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Friday, 28 January 2011

2010 DS100 Summary: Companies Absorb Financial Crisis Shock

DS100 Top 100 Companies of the OIC
The 7th Annual DS100 continues to benchmark the corporate environment of the 57 OIC (Organization of Islamic Conference) member countries.
The 2010 DS100 ranking, which is based on end-of-year (EOY) 2009 revenue data of the top 100 Companies of the OIC member countries, fully shows the impact of the 2008/09 financial crisis. As expected, EOY 2009 revenues were down for all sectors represented on the DS100 compared to EOY 2008. The silver lining has been that sectors such as finance, consumer goods, and utilities absorbed the shocks, still showing single digit growth, although down from double digits growth experienced in the previous year.
With USD 1.12 trillion in total revenues, the 2010 DS100 list of companies recorded a 26.47% overall decline in annual revenue over the previous reporting period. Conversely, 44 companies on the list grew in revenue, with 19 showing double digit growth.

Top 100 Companies of the Muslim World [Infographic] Analysis next post.

UAE cbank: banks must book quarterly provisions from 2011 - Maktoob News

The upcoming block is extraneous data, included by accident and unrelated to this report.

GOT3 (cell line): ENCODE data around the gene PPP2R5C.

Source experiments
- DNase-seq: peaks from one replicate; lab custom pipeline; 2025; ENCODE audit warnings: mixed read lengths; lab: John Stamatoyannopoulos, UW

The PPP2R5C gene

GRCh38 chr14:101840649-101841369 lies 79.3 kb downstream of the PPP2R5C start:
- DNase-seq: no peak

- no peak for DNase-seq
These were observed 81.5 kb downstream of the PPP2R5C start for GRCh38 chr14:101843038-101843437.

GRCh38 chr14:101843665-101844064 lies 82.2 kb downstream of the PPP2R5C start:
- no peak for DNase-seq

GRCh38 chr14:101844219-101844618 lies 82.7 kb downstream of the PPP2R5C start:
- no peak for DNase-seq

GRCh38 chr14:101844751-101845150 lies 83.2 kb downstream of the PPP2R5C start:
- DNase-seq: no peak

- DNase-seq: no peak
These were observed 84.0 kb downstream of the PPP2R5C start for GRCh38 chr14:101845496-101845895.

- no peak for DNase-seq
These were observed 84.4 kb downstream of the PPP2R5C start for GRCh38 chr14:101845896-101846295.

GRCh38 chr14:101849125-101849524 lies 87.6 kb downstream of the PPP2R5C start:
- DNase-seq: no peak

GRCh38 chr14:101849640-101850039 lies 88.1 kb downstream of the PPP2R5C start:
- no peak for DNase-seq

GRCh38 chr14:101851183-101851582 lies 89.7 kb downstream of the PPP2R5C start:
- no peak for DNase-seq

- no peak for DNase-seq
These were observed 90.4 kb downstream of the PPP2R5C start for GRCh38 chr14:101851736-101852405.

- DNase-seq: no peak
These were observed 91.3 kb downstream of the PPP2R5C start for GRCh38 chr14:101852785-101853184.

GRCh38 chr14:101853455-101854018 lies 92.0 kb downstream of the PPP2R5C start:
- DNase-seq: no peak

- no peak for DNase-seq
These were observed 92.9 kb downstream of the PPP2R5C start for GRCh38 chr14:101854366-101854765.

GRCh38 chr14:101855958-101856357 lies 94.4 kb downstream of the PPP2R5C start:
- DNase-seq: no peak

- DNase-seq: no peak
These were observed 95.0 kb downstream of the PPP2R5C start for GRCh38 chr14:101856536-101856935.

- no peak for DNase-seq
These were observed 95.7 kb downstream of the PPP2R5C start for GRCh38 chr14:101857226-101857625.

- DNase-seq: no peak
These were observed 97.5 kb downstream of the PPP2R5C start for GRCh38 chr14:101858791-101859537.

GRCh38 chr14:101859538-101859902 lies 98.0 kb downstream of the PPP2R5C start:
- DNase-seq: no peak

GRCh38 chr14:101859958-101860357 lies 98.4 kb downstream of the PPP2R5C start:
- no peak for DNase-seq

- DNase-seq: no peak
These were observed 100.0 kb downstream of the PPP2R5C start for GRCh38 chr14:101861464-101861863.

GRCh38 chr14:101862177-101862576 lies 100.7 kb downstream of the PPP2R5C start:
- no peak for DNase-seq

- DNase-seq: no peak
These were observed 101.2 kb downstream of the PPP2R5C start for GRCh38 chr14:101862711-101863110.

Banks in the United Arab Emirates, hurt by exposure to debt-laden Dubai World, must book provisions on a quarterly basis starting this year, according to a circular from the Central Bank, which is pushing for transparency in the country's banking system.

The UAE Central Bank issued a clarification and guidance manual to banks dated Jan 27 advising them to follow guidelines issued last November. The new rules are in line with the Basel Committee on Banking Supervision standards.

"Banks had issues in interpreting the November circular. The latest one is a detailed clarification," a senior banker said.

Aldar on the Edge (Not Any More) — Abu Dhabi Stock Analysis — GCC Market Analytics

At the beginning of the week I noted how the stock price of Aldar Properties was teetering on the edge, at the 2 dihram level.